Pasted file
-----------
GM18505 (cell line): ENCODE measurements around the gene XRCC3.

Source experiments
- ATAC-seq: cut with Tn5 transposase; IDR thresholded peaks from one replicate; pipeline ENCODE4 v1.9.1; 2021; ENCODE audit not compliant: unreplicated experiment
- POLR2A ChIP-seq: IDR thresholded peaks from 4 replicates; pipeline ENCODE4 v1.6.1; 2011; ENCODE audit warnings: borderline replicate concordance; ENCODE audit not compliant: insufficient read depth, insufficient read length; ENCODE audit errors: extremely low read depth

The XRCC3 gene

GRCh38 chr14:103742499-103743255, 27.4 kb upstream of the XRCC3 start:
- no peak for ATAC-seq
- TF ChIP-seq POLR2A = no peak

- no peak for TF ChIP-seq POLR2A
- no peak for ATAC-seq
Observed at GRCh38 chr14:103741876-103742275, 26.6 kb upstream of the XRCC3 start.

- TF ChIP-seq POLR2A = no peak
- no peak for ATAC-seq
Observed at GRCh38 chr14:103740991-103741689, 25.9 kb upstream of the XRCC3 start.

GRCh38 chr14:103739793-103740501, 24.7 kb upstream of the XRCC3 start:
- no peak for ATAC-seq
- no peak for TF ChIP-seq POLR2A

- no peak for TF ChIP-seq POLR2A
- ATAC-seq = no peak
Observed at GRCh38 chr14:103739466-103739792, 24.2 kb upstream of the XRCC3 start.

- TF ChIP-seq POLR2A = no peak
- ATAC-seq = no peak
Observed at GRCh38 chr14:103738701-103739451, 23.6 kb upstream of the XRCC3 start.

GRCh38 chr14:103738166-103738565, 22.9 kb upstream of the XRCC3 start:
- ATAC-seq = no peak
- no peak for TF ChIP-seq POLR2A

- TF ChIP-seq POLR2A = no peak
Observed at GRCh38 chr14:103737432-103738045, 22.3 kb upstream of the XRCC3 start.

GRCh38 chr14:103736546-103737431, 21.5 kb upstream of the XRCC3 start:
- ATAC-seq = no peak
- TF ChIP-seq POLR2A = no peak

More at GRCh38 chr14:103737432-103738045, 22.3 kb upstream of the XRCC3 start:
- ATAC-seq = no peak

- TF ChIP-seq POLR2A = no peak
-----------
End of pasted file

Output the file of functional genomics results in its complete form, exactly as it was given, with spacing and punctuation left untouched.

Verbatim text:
GM18505 (cell line): ENCODE measurements around the gene XRCC3.

Source experiments
- ATAC-seq: cut with Tn5 transposase; IDR thresholded peaks from one replicate; pipeline ENCODE4 v1.9.1; 2021; ENCODE audit not compliant: unreplicated experiment
- POLR2A ChIP-seq: IDR thresholded peaks from 4 replicates; pipeline ENCODE4 v1.6.1; 2011; ENCODE audit warnings: borderline replicate concordance; ENCODE audit not compliant: insufficient read depth, insufficient read length; ENCODE audit errors: extremely low read depth

The XRCC3 gene

GRCh38 chr14:103742499-103743255, 27.4 kb upstream of the XRCC3 start:
- no peak for ATAC-seq
- TF ChIP-seq POLR2A = no peak

- no peak for TF ChIP-seq POLR2A
- no peak for ATAC-seq
Observed at GRCh38 chr14:103741876-103742275, 26.6 kb upstream of the XRCC3 start.

- TF ChIP-seq POLR2A = no peak
- no peak for ATAC-seq
Observed at GRCh38 chr14:103740991-103741689, 25.9 kb upstream of the XRCC3 start.

GRCh38 chr14:103739793-103740501, 24.7 kb upstream of the XRCC3 start:
- no peak for ATAC-seq
- no peak for TF ChIP-seq POLR2A

- no peak for TF ChIP-seq POLR2A
- ATAC-seq = no peak
Observed at GRCh38 chr14:103739466-103739792, 24.2 kb upstream of the XRCC3 start.

- TF ChIP-seq POLR2A = no peak
- ATAC-seq = no peak
Observed at GRCh38 chr14:103738701-103739451, 23.6 kb upstream of the XRCC3 start.

GRCh38 chr14:103738166-103738565, 22.9 kb upstream of the XRCC3 start:
- ATAC-seq = no peak
- no peak for TF ChIP-seq POLR2A

- TF ChIP-seq POLR2A = no peak
Observed at GRCh38 chr14:103737432-103738045, 22.3 kb upstream of the XRCC3 start.

GRCh38 chr14:103736546-103737431, 21.5 kb upstream of the XRCC3 start:
- ATAC-seq = no peak
- TF ChIP-seq POLR2A = no peak

More at GRCh38 chr14:103737432-103738045, 22.3 kb upstream of the XRCC3 start:
- ATAC-seq = no peak

- TF ChIP-seq POLR2A = no peak